'Decentralization illusion': A central bank group urges regulation of DeFi crypto platforms.
- The Bank for International Settlements, an umbrella group for central banks, says it’s concerned there’s a “decentralization illusion” in DeFi.
- DeFi is a fast-growing part of the cryptocurrency market that promises traditional financial goods without the involvement of middlemen like banks.
- Regulators are increasingly concerned about platforms offering DeFi services that may not be as “decentralized” as advertised.
The central bank of central banks is worried about “decentralized finance.”
In a paper released this week, the Bank for International Settlements, an umbrella group for central banks, that it’s concerned there’s a “decentralization illusion” in DeFi.
DeFi is a fast-growing part of the cryptocurrency market that promises to deliver traditional financial products such as loans and savings accounts without involvement from regulated middlemen like banks.
Regulators, on the other hand, are growing concerned about platforms that offer DeFi services that may not be as "decentralised" as they advertise.
"What we found is that, first and foremost, the decentralised part tends to be elusive," Agustn Carstens, the BIS's general manager, told CNBC's Julianna Tatelbaum Tuesday.
"There are certain incentive concerns relating to the fact that, as a result of this decentralisation, at some point you end up with some agents that play an significant role, and not necessarily for the best [interests] of financial service users."
The central bank group did not mention any specific names related to its concerns.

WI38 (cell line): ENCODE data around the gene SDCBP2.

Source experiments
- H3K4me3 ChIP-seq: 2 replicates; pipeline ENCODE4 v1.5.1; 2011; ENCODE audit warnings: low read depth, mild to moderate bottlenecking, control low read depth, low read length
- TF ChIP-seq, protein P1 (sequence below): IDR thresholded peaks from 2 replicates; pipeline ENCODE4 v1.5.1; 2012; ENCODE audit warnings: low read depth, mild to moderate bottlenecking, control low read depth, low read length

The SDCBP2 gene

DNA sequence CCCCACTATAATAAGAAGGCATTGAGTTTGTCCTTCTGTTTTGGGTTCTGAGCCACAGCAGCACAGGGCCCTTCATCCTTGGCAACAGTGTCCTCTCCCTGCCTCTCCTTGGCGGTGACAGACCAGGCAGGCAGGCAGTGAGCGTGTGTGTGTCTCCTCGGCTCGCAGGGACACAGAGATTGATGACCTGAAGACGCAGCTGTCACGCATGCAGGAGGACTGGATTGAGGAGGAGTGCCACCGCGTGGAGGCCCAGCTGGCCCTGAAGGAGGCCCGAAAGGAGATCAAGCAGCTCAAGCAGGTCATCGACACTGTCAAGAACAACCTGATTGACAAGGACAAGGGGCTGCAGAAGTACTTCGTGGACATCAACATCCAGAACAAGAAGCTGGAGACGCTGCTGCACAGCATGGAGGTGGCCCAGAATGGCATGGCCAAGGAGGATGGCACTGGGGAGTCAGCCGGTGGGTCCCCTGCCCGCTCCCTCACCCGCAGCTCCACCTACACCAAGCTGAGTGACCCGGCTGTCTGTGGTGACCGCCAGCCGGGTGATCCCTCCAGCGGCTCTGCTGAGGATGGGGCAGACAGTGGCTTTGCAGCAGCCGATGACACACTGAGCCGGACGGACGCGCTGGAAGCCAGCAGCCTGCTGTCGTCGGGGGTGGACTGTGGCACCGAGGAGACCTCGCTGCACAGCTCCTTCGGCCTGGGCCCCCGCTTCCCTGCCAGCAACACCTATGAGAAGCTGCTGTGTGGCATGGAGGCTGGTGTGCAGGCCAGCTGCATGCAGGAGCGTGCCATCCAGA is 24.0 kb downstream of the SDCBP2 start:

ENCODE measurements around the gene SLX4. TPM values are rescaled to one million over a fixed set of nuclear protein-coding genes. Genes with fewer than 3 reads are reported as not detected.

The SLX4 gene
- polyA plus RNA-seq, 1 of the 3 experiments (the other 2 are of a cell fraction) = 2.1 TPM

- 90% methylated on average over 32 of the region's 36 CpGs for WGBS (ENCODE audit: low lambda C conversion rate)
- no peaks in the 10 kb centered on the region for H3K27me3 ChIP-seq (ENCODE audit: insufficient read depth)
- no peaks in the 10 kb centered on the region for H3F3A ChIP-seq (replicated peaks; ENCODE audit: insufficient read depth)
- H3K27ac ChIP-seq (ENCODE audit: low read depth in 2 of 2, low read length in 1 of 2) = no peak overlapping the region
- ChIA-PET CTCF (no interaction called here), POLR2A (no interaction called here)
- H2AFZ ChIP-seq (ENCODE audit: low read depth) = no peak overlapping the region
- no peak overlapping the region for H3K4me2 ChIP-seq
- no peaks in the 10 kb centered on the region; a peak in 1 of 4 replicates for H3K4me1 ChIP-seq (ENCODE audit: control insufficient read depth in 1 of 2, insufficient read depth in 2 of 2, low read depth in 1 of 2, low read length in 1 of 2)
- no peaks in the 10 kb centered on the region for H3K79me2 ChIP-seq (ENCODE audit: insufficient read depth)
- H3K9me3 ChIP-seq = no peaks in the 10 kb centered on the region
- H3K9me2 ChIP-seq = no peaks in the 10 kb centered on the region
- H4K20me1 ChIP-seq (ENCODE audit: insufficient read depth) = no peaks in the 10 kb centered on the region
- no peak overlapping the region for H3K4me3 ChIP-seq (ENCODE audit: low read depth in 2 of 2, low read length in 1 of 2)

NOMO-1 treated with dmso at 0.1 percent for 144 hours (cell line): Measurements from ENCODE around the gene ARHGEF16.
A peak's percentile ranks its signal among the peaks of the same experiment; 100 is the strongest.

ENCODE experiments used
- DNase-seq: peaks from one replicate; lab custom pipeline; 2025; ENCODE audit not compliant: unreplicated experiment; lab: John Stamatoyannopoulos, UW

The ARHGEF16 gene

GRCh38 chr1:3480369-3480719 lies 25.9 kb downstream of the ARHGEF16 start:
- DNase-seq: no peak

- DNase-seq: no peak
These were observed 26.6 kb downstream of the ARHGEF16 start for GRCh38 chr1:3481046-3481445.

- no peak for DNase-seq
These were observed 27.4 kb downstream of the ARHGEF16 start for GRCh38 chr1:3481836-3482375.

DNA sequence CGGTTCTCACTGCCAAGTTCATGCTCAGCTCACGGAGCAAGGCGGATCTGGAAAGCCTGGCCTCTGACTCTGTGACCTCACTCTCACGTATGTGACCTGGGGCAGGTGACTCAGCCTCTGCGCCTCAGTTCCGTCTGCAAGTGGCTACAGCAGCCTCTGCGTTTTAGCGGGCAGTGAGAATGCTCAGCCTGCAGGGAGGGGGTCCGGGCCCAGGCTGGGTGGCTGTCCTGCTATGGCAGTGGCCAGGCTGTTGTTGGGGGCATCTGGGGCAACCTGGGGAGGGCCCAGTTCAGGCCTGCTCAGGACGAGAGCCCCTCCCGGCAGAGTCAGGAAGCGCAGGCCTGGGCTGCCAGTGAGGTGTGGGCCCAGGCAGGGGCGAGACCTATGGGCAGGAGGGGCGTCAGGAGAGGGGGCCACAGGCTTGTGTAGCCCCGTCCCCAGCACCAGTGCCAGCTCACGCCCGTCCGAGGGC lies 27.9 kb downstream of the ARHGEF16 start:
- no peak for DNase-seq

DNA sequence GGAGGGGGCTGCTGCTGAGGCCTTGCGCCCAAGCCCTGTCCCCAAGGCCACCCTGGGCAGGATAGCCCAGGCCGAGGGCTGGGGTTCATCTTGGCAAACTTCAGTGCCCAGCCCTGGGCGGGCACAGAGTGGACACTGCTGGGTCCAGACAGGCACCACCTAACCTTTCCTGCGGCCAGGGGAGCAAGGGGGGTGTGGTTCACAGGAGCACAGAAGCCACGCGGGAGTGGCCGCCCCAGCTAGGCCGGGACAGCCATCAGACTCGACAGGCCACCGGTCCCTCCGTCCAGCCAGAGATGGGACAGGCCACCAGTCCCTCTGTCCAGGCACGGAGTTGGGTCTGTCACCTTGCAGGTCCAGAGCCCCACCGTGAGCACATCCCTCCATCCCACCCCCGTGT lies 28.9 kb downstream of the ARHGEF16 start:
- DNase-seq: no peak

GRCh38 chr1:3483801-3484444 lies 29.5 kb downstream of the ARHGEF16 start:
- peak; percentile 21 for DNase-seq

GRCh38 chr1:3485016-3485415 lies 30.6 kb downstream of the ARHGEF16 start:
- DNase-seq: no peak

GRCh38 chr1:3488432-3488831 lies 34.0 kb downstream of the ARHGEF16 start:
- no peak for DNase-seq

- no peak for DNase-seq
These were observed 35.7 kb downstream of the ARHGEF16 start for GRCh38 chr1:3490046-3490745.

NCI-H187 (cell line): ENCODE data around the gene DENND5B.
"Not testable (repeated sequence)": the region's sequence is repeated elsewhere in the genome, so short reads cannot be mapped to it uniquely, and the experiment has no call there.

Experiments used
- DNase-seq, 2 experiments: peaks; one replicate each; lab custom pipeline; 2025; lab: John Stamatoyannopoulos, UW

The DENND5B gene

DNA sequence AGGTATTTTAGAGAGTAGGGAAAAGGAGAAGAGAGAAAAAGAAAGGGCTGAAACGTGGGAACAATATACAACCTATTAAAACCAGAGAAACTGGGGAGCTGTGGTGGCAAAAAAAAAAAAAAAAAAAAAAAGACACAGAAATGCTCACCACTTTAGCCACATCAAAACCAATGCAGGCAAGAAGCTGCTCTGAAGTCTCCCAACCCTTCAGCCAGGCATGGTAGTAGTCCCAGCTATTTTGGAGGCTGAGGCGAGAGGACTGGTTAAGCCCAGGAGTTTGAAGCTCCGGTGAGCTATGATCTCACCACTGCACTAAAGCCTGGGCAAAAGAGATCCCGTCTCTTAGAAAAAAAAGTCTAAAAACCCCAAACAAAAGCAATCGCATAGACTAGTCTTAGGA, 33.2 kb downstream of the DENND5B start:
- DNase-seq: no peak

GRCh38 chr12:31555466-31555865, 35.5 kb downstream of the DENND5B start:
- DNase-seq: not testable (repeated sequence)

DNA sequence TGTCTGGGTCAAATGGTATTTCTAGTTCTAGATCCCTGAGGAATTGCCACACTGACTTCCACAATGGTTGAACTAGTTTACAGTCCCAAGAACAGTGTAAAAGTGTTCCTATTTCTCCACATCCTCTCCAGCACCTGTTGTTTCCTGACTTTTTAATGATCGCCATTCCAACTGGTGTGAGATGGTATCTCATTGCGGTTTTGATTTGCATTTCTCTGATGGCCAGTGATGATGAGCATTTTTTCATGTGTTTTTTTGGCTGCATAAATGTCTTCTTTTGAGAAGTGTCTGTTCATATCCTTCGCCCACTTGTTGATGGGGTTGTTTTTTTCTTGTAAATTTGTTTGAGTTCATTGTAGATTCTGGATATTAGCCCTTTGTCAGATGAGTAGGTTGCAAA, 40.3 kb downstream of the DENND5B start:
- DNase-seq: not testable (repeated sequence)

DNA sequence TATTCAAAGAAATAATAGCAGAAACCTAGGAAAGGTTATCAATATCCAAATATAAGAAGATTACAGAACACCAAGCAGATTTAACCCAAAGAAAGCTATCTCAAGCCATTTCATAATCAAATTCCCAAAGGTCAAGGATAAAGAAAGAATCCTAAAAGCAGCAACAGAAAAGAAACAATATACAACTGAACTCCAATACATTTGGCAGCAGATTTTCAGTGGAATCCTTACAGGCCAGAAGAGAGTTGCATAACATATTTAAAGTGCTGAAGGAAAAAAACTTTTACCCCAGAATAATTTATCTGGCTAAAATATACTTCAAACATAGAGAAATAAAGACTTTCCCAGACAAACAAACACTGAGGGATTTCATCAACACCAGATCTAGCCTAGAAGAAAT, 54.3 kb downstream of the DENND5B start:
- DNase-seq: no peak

The BIS said DeFi must be “properly regulated” in order to safeguard investors and boost trust in the market.
Timo Lehes, a co-founder of Swarm Markets, a decentralised crypto exchange, acknowledged that there was still work to be done in DeFi, but stated that several institutions in the area are actively trying to address the systemic challenges raised by the BIS.
“Ultimately, each protocol will face the decision of whether to transition to a compliant business model,” Lehes wrote in an emailed note on Tuesday.
“There’s much to gain from operating within regulatory frameworks established to protect investors and maintain access to markets.”
Many DeFi services are built on top of Ethereum, the blockchain network behind ether, the world’s second-biggest cryptocurrency. Transactions are facilitated through so-called smart contracts, which automate various processes through lines of code.
More than $100 billion worth of funds is currently sitting on Ethereum-based DeFi protocols, according to data from crypto news and research firm The Block. Some of the biggest platforms in the space include Maker, Curve and Compound.
The promise of high returns on loans and savings is luring investors to DeFi sites. However, hackers and fraudsters are increasingly being targeting them. According to blockchain analytics startup Elliptic, DeFi frauds and thefts have cost over $10 billion so far in 2021.
The BIS said it believes the risks around DeFi have currently been contained to crypto markets but that, going forward, “the growth of DeFi poses financial stability concerns.”
The group flagged “severe” vulnerabilities with the industry, including highly-leveraged trades, liquidity issues and a lack of shock absorbers such as banks.
“It’s important that we as authorities don’t feel complacent,” Carstens said. “There might be aspects that are safe but there are also some aspects that are not, and I think that should make us think seriously about it.”